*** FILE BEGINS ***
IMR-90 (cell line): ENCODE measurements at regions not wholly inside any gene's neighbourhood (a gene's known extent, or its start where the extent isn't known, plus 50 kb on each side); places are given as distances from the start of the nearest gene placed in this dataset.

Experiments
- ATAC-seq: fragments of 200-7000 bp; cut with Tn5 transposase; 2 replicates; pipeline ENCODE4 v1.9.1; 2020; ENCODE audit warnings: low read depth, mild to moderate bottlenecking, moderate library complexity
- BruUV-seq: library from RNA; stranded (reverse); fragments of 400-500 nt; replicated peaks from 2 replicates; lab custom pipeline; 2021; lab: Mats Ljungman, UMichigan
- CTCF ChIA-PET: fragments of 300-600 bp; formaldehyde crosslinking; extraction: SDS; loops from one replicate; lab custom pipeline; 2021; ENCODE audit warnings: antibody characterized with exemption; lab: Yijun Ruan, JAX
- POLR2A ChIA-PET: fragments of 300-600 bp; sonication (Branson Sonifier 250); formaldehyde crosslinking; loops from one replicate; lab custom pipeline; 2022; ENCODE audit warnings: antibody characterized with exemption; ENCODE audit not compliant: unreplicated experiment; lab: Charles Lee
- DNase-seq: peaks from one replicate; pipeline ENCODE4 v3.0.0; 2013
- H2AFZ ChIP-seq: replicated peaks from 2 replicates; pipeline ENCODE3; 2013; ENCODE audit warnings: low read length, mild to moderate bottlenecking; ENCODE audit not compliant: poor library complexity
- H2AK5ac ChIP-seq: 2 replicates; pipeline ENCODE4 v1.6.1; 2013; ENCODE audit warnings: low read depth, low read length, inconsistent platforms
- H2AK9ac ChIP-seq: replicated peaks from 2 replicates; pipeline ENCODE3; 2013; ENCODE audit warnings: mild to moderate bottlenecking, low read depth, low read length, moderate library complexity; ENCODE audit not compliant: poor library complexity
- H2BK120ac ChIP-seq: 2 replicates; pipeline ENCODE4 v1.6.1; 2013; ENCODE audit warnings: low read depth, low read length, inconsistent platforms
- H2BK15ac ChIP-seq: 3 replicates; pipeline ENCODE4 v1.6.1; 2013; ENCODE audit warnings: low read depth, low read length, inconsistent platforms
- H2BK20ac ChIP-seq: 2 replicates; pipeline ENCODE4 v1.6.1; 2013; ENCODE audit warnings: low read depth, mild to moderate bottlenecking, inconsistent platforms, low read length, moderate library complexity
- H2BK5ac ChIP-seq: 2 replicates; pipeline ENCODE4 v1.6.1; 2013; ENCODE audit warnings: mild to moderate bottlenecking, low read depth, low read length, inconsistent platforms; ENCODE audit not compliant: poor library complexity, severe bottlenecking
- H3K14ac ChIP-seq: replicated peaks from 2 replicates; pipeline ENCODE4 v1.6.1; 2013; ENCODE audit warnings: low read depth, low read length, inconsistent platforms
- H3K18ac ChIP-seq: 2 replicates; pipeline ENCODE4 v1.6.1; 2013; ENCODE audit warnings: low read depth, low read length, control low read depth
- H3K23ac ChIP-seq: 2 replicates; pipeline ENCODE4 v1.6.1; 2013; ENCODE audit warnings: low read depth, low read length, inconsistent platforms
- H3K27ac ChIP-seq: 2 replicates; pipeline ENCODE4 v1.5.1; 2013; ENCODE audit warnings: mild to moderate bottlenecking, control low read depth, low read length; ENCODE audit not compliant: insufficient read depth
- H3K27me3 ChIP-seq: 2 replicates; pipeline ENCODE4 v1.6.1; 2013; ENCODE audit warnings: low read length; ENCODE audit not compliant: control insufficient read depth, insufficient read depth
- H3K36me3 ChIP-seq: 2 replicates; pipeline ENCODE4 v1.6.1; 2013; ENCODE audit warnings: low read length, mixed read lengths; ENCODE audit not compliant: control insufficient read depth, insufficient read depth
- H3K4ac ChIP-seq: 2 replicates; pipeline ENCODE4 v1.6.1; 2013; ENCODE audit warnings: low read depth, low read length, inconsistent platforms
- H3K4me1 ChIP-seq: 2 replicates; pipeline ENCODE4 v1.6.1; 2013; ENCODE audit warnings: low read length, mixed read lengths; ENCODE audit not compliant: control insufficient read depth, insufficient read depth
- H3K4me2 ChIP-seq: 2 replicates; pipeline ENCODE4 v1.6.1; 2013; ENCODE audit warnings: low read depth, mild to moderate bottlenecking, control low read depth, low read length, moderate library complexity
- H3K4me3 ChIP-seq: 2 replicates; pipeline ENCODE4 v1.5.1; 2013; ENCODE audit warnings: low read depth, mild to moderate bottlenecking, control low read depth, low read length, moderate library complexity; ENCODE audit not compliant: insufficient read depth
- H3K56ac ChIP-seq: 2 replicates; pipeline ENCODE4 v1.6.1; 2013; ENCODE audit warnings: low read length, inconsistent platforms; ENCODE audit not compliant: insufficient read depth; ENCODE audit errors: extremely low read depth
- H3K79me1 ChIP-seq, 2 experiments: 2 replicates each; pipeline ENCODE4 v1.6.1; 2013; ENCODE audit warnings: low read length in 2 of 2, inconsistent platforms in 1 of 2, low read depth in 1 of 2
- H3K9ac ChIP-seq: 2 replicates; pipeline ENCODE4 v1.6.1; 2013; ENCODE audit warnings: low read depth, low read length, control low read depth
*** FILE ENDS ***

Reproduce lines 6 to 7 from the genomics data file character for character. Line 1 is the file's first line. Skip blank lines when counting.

- POLR2A ChIA-PET: fragments of 300-600 bp; sonication (Branson Sonifier 250); formaldehyde crosslinking; loops from one replicate; lab custom pipeline; 2022; ENCODE audit warnings: antibody characterized with exemption; ENCODE audit not compliant: unreplicated experiment; lab: Charles Lee
- DNase-seq: peaks from one replicate; pipeline ENCODE4 v3.0.0; 2013